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New Look: Williamsburg’s Futuristic 87 Wythe Avenue


87 Wythe Avenue, rendering by Cycle Cities

Last month, we got a peek at a rare office building planned for Williamsburg, at 87 Wythe Avenue. Developed by Cayuga Capital Management and designed by Cycle Cities, the 12-story office-and-retail structure at the corner of North 10th Street would be one of the first major ground-up private office projects in Brooklyn in recent years, signaling the ascendant desirability of Williamsburg as a neighborhood for both working and living.

Now, YIMBY has the full renderings of the project, along with a close-up of the cantilevers that will define the exterior.

87 Wythe Avenue, rendering by Cycle Cities

“We set out to design a building that was distinct from the kind of ‘faux-factory’ aesthetic that has characterized some recent Williamsburg development,” wrote Cycle Cities founder Tony Daniels. “You might find precedents for our approach in office buildings of the ’20s, with their setbacks and terraces that correspond to zoning envelope requirements, like the Bricken Casino Building, Squibb Building, the telephone buildings of Ralph Walker, etc.,” though of course 87 Wythe also adds thoroughly modern cantilevers to the mix.

“The form,” he continued, “also allows for each floor to have some dedicated outdoor terrace space and large shaded windows which frame views across the East River. The building aims to satisfy demand for office space in the neighborhood by tech, culture and media firms who could locate elsewhere, but choose to be in Brooklyn.”

Cayuga Capital has assembled three different lots for the project, whose M1-2 zoning – which allows commercial and industrial uses, but no housing – affords them nearly 60,000 square feet of net commercial floor space. The developer has yet to seek construction financing, instead waiting on the okay from the Department of Buildings. But, he told the Journal, “we’re not concerned about the marketability of the office space. There is a pretty drastic shortage of nice office space in the north side of Williamsburg.”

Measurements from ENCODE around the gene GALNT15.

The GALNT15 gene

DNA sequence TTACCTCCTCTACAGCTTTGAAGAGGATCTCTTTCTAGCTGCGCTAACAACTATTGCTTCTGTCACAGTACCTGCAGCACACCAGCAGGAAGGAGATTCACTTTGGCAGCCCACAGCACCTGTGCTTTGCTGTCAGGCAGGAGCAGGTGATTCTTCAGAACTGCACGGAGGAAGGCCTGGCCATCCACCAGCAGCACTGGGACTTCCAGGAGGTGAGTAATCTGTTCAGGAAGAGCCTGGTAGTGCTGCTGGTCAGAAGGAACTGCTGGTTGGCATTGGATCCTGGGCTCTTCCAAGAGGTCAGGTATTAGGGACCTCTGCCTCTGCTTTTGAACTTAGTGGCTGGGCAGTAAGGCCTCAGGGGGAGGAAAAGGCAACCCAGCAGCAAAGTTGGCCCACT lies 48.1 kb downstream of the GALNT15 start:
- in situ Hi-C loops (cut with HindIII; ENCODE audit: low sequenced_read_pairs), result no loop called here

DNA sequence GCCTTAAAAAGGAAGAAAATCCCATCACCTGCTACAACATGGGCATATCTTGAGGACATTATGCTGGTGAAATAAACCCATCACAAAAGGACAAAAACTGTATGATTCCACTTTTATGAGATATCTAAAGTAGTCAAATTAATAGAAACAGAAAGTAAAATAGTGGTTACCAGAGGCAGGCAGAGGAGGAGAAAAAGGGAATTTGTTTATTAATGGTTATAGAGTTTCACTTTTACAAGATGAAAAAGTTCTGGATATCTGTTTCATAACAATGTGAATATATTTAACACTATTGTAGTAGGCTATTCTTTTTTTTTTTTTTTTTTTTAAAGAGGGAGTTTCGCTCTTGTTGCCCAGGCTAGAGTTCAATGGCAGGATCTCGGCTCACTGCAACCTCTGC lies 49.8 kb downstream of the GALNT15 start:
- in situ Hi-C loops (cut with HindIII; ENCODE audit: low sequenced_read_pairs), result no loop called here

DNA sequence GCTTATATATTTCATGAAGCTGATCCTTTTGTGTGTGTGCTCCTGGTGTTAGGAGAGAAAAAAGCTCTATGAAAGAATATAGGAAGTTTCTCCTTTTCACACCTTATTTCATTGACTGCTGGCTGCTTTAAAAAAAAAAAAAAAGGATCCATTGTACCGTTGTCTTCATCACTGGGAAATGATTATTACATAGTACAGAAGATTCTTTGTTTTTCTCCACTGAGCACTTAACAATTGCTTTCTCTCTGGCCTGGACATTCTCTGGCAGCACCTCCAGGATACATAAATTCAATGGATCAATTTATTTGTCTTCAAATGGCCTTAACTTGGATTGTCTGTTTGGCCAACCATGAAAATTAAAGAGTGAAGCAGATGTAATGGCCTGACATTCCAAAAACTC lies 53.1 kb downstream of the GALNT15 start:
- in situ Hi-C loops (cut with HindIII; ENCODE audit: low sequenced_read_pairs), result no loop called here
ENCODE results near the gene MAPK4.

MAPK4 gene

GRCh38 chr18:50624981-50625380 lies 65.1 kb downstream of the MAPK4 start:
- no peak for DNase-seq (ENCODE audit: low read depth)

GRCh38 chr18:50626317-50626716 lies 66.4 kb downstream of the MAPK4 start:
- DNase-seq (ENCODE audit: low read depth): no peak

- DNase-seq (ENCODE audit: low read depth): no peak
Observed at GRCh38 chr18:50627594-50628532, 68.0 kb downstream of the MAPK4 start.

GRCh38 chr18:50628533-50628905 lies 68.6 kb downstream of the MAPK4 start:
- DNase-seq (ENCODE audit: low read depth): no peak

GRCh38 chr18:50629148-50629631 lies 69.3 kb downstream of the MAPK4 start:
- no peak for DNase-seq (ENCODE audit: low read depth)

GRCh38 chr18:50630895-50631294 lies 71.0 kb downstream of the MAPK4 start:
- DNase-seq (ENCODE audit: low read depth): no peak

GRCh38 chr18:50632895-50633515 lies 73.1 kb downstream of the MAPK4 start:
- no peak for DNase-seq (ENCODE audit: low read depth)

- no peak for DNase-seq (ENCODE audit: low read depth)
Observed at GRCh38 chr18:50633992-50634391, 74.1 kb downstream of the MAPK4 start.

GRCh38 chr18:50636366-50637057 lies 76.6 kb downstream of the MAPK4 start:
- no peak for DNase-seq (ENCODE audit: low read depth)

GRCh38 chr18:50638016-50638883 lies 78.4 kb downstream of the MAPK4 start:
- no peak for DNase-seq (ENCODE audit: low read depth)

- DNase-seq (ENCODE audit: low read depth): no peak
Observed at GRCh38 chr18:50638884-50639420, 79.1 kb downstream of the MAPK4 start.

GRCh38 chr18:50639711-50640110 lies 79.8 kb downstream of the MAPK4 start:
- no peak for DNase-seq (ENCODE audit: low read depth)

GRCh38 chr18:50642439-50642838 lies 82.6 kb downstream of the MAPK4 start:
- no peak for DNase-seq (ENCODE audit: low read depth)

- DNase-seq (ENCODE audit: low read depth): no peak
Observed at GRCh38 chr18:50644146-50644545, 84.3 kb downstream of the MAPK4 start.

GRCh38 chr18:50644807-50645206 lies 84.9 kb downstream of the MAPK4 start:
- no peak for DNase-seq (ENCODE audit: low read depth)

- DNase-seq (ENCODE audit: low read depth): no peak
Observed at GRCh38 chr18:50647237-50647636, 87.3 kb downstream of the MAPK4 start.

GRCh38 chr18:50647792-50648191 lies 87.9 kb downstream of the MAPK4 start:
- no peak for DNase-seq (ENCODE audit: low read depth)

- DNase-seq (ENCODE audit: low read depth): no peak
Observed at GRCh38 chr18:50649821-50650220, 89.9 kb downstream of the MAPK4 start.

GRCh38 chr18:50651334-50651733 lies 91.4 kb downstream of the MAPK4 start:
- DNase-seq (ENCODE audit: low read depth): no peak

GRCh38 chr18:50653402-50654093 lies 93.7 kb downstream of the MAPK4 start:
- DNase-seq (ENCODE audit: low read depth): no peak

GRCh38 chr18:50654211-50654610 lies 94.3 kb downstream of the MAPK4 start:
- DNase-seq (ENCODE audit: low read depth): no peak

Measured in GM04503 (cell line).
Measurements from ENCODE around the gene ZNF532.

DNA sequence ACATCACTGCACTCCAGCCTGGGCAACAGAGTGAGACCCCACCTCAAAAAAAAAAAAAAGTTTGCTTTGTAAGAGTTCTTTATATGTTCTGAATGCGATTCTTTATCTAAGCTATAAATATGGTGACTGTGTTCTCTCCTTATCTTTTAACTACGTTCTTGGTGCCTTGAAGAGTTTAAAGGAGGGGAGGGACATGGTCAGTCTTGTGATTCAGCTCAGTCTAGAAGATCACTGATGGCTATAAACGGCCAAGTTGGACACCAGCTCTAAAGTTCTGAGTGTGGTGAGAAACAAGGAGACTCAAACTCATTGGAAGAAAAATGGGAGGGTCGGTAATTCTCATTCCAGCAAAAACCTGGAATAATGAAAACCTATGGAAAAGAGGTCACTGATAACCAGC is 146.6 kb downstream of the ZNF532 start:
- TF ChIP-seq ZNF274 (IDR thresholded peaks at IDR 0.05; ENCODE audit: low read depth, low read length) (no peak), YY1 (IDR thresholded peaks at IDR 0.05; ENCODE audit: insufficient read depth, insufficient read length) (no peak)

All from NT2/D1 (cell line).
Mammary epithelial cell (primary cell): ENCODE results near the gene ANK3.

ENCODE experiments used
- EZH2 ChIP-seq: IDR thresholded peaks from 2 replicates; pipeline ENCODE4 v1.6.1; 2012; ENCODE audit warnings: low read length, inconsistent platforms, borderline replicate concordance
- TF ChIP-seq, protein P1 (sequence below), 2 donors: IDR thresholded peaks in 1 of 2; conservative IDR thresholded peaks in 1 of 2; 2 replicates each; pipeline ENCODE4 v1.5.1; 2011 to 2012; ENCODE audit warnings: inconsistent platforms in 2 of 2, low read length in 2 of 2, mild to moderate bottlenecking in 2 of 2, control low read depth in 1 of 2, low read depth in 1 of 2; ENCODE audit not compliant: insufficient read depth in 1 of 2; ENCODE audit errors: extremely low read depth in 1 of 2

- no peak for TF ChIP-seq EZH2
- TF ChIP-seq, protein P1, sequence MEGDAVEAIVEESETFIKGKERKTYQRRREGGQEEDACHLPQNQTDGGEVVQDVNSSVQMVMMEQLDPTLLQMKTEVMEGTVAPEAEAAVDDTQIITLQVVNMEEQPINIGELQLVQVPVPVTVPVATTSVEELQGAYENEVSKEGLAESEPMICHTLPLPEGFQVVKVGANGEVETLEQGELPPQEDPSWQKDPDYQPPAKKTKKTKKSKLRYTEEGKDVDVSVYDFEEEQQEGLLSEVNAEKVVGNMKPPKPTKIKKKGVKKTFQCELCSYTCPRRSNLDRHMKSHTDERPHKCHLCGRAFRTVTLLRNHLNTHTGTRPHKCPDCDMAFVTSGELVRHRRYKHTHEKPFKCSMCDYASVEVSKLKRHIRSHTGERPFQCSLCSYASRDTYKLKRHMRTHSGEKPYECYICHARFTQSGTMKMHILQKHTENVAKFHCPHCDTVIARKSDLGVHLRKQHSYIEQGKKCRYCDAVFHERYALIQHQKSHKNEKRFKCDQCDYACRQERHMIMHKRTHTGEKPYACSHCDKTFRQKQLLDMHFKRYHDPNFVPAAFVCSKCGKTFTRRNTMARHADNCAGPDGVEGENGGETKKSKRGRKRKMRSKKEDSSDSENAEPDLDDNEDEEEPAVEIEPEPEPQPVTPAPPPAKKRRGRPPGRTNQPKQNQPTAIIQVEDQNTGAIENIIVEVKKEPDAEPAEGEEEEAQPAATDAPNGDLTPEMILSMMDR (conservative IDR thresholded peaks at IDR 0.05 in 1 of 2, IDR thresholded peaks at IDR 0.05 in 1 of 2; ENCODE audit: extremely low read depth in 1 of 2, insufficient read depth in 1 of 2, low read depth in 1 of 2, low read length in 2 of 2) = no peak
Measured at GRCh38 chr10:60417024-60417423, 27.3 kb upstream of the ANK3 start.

The other major office project in the works in this corner of Brooklyn is at Two Trees’s Domino Sugar Refinery site. There, Jed Walentas asked the Bloomberg administration and later convinced de Blasio’s team to let them swap out a certain amount of residential space for a much larger quantity of office space (which speaks to local politicians’ irrational distaste for new housing). The office space will be located mainly in the old brick refinery building, whose large floor plates and windowless expanses are less suitable for apartments. That project, however, is on Williamsburg’s south side, which has a grittier feel and has not (yet?) caught up to the north side in desirability.

New Look: 87 Wythe Avenue, Ground-Up Northside Williamsburg Office Project


87 Wythe Avenue, rendering by Studio 4D

Yesterday, Crain’s reported that Toby Moskovits’s Heritage Equity Partners is looking to build the first spec office building in Brooklyn since the Roaring Twenties, at 25 Kent Avenue, between North 12th and 13th Streets in Williamsburg. YIMBY previously featured a concept for the lot that will not be built, but it illustrates the site’s enormous potential.

Moskovits has secured a $70 million construction loan for her eight-story boutique office property, but she’ll be racing Cayuga Capital Management to be first to build the first mini-office tower in Northside Williamsburg.

Just a few blocks away, Cayuga is also planning to build a 12-story office tower at 87 Wythe Avenue, between North 10th and 11th Streets. YIMBY has a new look at the project, designed by Gowanus-based Cycle Cities, led by architect Tony Daniels. This shot is a high aerial one, showing the building towering over the nearby Two Trees-developed Wythe Hotel and the surrounding low-slung industrial properties, with 87 Wythe almost eyeing the Midtown skyline across the East River.

87 Wythe Avenue, rendering from Cycle Cities

The two proposed office projects signal the rise of Northside Williamsburg as a commercial destination, lagging slightly behind the neighborhood’s status as perhaps the premier destination for outer borough residential investment. The area is already flush with tourists and retail and hotel developers, and now rents on the waterfront for the most fickle type of commercial construction – class A office space – have risen to the point where ground-up development starts to pencil out.

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